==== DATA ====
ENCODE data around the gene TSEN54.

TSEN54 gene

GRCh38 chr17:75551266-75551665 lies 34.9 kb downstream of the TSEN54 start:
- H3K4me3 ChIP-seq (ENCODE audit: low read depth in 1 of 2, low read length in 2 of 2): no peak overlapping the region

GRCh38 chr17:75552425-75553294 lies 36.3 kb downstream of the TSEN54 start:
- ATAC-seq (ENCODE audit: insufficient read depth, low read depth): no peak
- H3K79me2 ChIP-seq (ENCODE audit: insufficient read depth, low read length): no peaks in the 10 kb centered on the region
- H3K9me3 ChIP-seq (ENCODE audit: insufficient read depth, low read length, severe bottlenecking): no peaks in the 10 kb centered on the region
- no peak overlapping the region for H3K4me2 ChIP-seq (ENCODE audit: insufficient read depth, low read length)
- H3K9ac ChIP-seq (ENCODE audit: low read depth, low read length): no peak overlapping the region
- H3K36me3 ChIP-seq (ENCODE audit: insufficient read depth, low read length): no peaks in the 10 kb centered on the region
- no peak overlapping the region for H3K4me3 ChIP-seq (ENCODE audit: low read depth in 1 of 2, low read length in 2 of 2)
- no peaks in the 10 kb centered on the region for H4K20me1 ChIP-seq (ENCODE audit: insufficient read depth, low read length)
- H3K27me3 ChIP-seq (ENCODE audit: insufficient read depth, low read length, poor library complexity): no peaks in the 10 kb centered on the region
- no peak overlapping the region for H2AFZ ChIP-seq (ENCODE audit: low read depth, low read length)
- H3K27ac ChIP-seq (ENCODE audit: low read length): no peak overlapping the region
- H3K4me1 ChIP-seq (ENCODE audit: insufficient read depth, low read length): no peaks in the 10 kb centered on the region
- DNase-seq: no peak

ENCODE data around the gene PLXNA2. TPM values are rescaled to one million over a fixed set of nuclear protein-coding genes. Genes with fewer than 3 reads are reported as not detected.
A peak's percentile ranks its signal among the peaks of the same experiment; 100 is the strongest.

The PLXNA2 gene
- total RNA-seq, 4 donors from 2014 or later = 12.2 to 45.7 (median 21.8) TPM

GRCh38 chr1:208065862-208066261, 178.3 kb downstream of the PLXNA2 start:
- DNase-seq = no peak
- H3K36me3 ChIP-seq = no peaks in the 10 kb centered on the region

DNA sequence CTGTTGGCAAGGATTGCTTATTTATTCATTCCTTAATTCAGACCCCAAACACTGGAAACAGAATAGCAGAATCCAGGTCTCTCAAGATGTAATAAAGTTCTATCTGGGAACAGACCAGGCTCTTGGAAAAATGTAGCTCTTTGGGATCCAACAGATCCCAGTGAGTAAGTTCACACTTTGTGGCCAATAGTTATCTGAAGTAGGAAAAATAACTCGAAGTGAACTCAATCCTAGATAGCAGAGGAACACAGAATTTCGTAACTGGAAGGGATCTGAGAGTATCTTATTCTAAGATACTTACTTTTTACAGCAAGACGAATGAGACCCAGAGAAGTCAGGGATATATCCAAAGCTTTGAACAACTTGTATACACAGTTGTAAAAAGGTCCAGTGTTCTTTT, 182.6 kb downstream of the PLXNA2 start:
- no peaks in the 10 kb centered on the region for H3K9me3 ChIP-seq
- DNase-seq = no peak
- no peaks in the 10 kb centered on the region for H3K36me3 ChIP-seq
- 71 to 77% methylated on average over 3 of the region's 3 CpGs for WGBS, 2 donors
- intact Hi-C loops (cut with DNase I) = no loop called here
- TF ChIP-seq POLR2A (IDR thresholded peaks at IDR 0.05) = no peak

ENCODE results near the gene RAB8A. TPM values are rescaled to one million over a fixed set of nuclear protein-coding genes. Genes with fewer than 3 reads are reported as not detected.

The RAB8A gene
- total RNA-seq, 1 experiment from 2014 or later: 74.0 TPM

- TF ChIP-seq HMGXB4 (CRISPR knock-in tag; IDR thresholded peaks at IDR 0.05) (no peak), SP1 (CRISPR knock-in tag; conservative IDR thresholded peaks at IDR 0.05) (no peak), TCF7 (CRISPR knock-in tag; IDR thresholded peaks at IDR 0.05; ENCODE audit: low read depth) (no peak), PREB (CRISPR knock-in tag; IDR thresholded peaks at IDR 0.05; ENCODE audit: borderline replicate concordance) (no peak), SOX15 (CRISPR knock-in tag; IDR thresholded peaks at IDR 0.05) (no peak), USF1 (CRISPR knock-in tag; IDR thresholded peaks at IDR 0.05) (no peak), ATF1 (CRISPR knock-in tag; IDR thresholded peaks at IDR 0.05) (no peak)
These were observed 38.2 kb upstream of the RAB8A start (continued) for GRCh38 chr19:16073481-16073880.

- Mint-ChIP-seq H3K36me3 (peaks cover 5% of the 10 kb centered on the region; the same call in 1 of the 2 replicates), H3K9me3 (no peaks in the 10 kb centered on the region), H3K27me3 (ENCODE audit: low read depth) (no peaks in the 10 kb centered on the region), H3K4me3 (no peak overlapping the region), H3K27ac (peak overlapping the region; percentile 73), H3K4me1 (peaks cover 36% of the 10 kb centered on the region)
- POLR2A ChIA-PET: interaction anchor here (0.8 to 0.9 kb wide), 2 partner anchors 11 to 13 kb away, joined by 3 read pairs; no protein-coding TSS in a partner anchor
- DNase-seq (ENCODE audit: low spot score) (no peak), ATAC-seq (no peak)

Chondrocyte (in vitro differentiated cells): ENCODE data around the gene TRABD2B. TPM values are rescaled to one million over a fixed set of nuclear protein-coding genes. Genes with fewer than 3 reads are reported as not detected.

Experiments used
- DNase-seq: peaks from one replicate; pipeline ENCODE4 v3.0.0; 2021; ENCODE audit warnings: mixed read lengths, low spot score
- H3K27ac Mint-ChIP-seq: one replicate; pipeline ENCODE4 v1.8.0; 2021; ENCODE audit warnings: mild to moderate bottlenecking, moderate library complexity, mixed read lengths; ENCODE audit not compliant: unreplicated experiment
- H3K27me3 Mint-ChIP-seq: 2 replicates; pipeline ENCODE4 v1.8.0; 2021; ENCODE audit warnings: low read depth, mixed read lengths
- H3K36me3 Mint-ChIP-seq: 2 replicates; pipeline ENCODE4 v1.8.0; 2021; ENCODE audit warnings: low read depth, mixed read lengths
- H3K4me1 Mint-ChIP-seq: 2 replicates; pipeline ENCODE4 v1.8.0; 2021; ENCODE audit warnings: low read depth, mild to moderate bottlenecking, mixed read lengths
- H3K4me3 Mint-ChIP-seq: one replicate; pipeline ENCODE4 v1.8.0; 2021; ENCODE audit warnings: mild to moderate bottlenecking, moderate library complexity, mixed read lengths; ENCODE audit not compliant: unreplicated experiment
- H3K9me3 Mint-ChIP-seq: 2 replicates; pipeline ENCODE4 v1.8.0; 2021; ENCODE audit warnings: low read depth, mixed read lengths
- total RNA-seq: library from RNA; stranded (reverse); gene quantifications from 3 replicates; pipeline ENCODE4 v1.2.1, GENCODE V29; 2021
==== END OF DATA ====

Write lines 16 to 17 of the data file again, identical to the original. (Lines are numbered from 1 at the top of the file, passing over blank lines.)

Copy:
- H3K27ac ChIP-seq (ENCODE audit: low read length): no peak overlapping the region
- H3K4me1 ChIP-seq (ENCODE audit: insufficient read depth, low read length): no peaks in the 10 kb centered on the region